Your future self

This is a very quick lesson idea that I recently did with my FCE teenagers, who are turning out to be my guinea pig class.

I have been meaning to use Fotobabble (http://www.fotobabble.com/) for a while now and after experimenting with it briefly last year, I really wanted to do something useful with it this year. Very briefly, Fotobabble is a site that allows you to upload a photo from anywhere and then record a minute of audio over the top of that image. Russel Stannard provides a very thorough training video of how to use it here – http://www.teachertrainingvideos.com/fotobabble/

I wanted to help the students with part 2 of the FCE exam, which requires them to speak for one minute about two photos. While the speaking wasn’t a huge problem, getting them to fit everything in to a full minute was proving to be slightly more difficult. This was where Fotobabble came in.

Instead of just asking the students to talk about any old photo, or linking the speaking to one of the out of touch topics from the book, I opted for a more unusual approach which was at first inspired by one video and then reinforced by another.

I was introduced to the video below by Matt Ellman (@mattellman), who suggested it might be good for class room use. The video is called ‘a conversation with my twelve-year-old self’ and involves the protagonist, Jeremiah Mcdonald, interviewing himself at both 12 and 32 years old, cleverly using video editing technology and some sharp humour. Check out the video below.

I could have done a million things with the video, but I didn’t. I simply asked the class to talk about how Jeremiah feels when he remembers the cartoons he used to draw. After discussing this I asked the students what would be the pros and cons of talking with themselves in the future. They mostly agreed it would be positive. In fact one of the students asked if she could show a video which was related to this one and would show how positive it could be, why not I thought. I asked her to give an outline of the video and we watched it. I couldn’t believe my luck!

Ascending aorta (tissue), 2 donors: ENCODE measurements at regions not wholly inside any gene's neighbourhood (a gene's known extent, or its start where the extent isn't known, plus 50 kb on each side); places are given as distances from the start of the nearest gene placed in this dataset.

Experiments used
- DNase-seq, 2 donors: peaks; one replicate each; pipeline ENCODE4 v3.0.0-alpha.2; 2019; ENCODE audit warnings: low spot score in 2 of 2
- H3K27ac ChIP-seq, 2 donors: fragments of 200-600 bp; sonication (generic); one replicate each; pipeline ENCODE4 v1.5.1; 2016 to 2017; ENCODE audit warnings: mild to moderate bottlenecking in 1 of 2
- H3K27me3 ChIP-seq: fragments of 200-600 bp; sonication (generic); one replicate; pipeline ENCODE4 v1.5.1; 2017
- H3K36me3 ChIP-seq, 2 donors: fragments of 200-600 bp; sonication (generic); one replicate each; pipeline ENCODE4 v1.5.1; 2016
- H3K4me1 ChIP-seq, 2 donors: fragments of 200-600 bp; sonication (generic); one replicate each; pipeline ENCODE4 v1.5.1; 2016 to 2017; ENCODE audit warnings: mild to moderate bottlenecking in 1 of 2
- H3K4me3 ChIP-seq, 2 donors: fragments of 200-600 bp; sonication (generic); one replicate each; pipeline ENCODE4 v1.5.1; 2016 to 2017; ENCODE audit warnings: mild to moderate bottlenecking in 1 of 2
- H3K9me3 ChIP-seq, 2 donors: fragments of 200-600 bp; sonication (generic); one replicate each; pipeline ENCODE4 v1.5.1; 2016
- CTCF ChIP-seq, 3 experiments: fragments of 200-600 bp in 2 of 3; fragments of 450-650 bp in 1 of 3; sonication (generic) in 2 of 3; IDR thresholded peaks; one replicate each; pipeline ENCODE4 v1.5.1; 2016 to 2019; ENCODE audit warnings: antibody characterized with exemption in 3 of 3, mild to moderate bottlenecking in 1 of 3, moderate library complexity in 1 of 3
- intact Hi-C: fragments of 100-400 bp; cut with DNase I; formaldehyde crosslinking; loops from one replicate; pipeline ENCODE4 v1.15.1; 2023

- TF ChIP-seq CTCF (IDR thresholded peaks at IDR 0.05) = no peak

Unfortunately, the video is in Spanish, which was perfect for my class, but the main idea was there. Recording a video for your future self, which was the idea I had originally had but this video served to reinforce it. I asked the students if they thought it was a good idea and they all responded keenly.

I then introduced Fotobabble by showing them two examples that I had made. (These aren’t a message for my future self but just an example of how Fotobabble worked, the idea came after.)

http://www.fotobabble.com/m/Y0pMVnU2SXJ2aUU9

http://www.fotobabble.com/m/N244MWF2ODhvNHM9

The students seemed interested and I then told them it was their turn and that I wanted them to record a message for themselves in the future, similar to the ones in the videos we had seen. They could say whatever they wanted as long as it was one minute long and contained some sort of message/advice.

One week later, three of my students had the courage to share their videos in class and I was taken aback by the quality of their speaking and the meaningful messages that they conveyed in their one minute speech. It was clearly evident that the students had practised and made numerous attempts until they had got the timing right as all the videos came in at exactly one minute, with the students mentioning that they had to re-record several times. The students used photos of themselves or images related to their lives to talk over.Just yesterday another of my students, who had been dragging his heels slightly, eventually showed us his Fotobabble and again the standard was excellent.

What excited and pleased me so much about this activity was the fact that the students also seemed excited about it. The end product showed that it was something that they cared about, and for teenagers to show off work in front of other teenagers, and to do so off their own back, goes to show how well it worked.

Not only does this activity practise speaking, but also the drafting and editing process to get the message to last for one minute. Then there is the obvious feedback stage and analysis of the students recording which is probably best done privately if you have the facilities. Or to get the students to share their work in a shared document (Google docs) to comment on each others work. Something which I will do next time. Unfortunately, due to the students ages I can’t share their work, but I would highly recommend trying this activity. Fotobabble is useful for all levels and if incorporated correctly into class, can produce excellent results.

I hope you enjoy the activity and please let me know how it goes.

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2 thoughts on “Your future self

  1. I love this idea! I have used Fotobabble to help TOEIC students practise talking about a photograph for a minute – my students also find that they get cut off – but leaving advice for your future self is a wonderful idea. Thank you – I’ll let you know how it goes.

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